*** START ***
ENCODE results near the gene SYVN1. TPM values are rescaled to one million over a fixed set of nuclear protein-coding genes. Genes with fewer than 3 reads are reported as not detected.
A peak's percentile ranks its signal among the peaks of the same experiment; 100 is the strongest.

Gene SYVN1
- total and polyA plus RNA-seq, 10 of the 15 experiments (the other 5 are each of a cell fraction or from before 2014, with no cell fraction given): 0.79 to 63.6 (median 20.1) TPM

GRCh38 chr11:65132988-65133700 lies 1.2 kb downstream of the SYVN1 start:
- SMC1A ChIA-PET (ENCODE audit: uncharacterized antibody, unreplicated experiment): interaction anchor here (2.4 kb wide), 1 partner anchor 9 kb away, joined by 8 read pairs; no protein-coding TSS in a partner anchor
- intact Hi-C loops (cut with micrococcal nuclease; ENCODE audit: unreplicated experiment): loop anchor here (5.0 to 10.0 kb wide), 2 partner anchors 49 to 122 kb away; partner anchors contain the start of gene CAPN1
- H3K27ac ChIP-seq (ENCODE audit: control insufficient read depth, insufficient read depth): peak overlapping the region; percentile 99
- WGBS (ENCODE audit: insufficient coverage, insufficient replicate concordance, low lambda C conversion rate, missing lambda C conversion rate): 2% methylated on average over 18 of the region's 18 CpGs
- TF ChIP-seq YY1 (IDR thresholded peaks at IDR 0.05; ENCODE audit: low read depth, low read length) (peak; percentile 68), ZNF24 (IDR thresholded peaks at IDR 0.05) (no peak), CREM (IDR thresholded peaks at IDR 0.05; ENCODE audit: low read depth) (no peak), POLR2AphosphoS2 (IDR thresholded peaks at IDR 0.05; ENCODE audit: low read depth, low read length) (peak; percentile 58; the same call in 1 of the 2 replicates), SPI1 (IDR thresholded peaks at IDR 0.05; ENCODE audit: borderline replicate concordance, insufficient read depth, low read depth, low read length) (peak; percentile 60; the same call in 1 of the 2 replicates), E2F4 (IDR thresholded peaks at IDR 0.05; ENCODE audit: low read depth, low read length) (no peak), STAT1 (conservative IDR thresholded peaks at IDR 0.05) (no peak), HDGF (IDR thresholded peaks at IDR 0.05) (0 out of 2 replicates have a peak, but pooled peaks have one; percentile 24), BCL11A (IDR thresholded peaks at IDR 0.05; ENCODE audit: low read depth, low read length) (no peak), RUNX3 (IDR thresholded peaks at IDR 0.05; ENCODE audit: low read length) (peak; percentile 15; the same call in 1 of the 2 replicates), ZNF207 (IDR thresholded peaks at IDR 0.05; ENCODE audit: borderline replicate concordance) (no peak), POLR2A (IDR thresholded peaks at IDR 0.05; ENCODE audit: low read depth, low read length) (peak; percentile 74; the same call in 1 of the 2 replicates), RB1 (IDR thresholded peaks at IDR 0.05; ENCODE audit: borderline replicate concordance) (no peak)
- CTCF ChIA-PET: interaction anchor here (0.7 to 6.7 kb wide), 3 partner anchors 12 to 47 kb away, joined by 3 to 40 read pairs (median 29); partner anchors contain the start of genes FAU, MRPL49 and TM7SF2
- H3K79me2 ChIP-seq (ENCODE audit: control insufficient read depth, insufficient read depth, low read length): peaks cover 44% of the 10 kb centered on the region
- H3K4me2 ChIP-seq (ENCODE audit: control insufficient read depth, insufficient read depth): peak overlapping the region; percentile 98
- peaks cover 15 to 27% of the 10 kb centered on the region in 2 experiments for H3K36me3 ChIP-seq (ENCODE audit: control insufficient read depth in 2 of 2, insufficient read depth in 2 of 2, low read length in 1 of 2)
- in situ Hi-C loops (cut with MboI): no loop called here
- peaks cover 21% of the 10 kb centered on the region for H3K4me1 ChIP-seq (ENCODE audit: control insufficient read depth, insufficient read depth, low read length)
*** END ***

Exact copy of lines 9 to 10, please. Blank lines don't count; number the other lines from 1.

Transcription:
- WGBS (ENCODE audit: insufficient coverage, insufficient replicate concordance, low lambda C conversion rate, missing lambda C conversion rate): 2% methylated on average over 18 of the region's 18 CpGs
- TF ChIP-seq YY1 (IDR thresholded peaks at IDR 0.05; ENCODE audit: low read depth, low read length) (peak; percentile 68), ZNF24 (IDR thresholded peaks at IDR 0.05) (no peak), CREM (IDR thresholded peaks at IDR 0.05; ENCODE audit: low read depth) (no peak), POLR2AphosphoS2 (IDR thresholded peaks at IDR 0.05; ENCODE audit: low read depth, low read length) (peak; percentile 58; the same call in 1 of the 2 replicates), SPI1 (IDR thresholded peaks at IDR 0.05; ENCODE audit: borderline replicate concordance, insufficient read depth, low read depth, low read length) (peak; percentile 60; the same call in 1 of the 2 replicates), E2F4 (IDR thresholded peaks at IDR 0.05; ENCODE audit: low read depth, low read length) (no peak), STAT1 (conservative IDR thresholded peaks at IDR 0.05) (no peak), HDGF (IDR thresholded peaks at IDR 0.05) (0 out of 2 replicates have a peak, but pooled peaks have one; percentile 24), BCL11A (IDR thresholded peaks at IDR 0.05; ENCODE audit: low read depth, low read length) (no peak), RUNX3 (IDR thresholded peaks at IDR 0.05; ENCODE audit: low read length) (peak; percentile 15; the same call in 1 of the 2 replicates), ZNF207 (IDR thresholded peaks at IDR 0.05; ENCODE audit: borderline replicate concordance) (no peak), POLR2A (IDR thresholded peaks at IDR 0.05; ENCODE audit: low read depth, low read length) (peak; percentile 74; the same call in 1 of the 2 replicates), RB1 (IDR thresholded peaks at IDR 0.05; ENCODE audit: borderline replicate concordance) (no peak)